A 2008 article in Wired, for instance, detailed how the Kremlin leaked footage of a well-known broadcaster at an orgy to a website, apparently in order to relieve the Russian government of a prominent news media critic. In another case, leaked surveillance video showed a prosecutor investigating high-level official corruption frolicking in bed with two young prostitutes. (The investigation eventually died.)
The term may be Russian, but kompromat is not limited to the country’s borders. Chinese officials and businessmen, for instance, have long been rumored to spy on their personal and professional rivals, searching for information that could be used to discredit them.
For instance, Bo Xilai, a senior party official in Chongqing who was jailed for corruption in 2013, reportedly wiretapped a call by China’s president at the time, Hu Jintao, as part of a widespread surveillance operation that gathered information on party leaders and other powerful individuals, to aid in Mr. Bo’s political ambitions.
Last week’s leak of data stolen from the Democratic National Committee fits that pattern, only now it is playing out in a new arena — in an attack by one state against the political system of another.
A future of D.N.C.-style hacks and leaks
To be sure, history offers numerous examples of countries, including the United States, meddling in one another’s elections. But although the aims may not be new, these technological methods and their potential consequences are.
The D.N.C. leak shows that kompromat need not reveal anything illegal to be damaging: The party’s chairwoman, Representative Debbie Wasserman Schultz, had to step down after party officials were shown to have taken sides during the primaries. This sets a precedent in which virtually anyone who uses email or social media could be vulnerable to any state or private group with a grudge and access to hackers.
The Chinese and Russians are used to these tactics to settle political and business rivalries. The D.N.C. hack, in exporting kompromat abroad, has established a precedent that may tempt other hackers foreign and domestic, state-sponsored and private.
Because technology makes hacks easier to start than to counter, the risk is difficult to overcome. And anyone with money or expertise can undertake a hack, particularly against nonstate targets that have weaker security systems, and often with little risk of being caught because the attack can be denied.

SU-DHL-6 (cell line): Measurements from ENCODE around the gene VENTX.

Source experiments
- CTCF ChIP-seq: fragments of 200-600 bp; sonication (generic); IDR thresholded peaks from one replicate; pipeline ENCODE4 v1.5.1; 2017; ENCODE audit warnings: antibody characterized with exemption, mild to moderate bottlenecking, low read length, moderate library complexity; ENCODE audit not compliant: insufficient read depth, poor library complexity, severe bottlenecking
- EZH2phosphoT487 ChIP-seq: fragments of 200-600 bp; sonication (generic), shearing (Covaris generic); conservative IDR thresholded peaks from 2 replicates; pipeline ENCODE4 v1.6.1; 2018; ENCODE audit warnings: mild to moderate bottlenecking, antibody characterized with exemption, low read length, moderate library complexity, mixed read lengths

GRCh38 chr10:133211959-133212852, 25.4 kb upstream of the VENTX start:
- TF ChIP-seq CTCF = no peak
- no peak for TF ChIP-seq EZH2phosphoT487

“In counterintelligence before, there was a kind of granularity of targeting individuals,” said Adam Segal, who studies cybersecurity at the Council on Foreign Relations and is the author of “The Hacked World Order.” “And now with digital technology, you can do that with a scope and scale you couldn’t have done before.”
In the past, he pointed out, someone who wanted to obtain lurid details of an adversary’s sex life would have had to set up a “honey trap” operation and then photograph the target in flagrante. “But now if you break into someone’s email,” Mr. Segal noted, “you can find a message that ‘so-and-so is an idiot,’ or their porn history” — private, personal information that could be tremendously embarrassing or discrediting if released publicly.
In that climate, everyone who has something to lose, has enemies, or is a public figure is susceptible to this kind of reputational destruction. The higher a person climbs, the greater the risk becomes — and the greater temptation to a rival.
Uncertainties on responding to hacking
More attacks may already be on the way. Last year, the federal Office of Personnel Management announced that hackers had breached its computers and stolen vast quantities of data gathered for security clearances and background checks.
Mr. Segal said that the stolen data included information on government employees’ sex lives, relationships, finances, contacts with foreign governments and a host of other private details.
The data, which goes back to 1985, was gathered so that American counterintelligence officers could assess employees’ vulnerability to blackmail. But that well-intentioned project may have ended up conveniently cataloging their most vulnerable points for the hackers.
Government offices and political organizations are hardly the only targets.
In 2014, North Korea hacked Sony Pictures in retaliation for its release of the film “The Interview,” a comedy about a plot to assassinate the North Korean leader Kim Jong-un. The trove of released emails included information on salaries, Amazon receipts for a network executive’s personal-grooming products, and plenty of embarrassing and offensive conversations. It damaged reputations and careers.
Analysts said hacking is likely to expand in the realm of foreign policy by giving states a new, low-risk method to tweak one another or to meddle in one another’s internal affairs. State-sponsored hacks meant to weaponize information are relatively inexpensive and difficult to defend against, making them a tempting tool.
But it is precisely their appeal that gives these tactics the potential to make the international arena more volatile. It is difficult to determine responsibility, which creates a risk that states will punish the wrong culprit — or respond too harshly, forcing an unintended cycle of escalation.
Because there are no established norms for what is and is not tolerated in such attacks, or for how a targeted state is expected to respond, even the prospect of this kind of hacking creates dangerous uncertainty.
This practice is beyond the reach or enforcement of most laws, and outside the scope of the established norms that limit states’ interference in one another’s affairs. And because effective defense is so difficult, it is hard to predict what the limits — or the consequences — of that might be.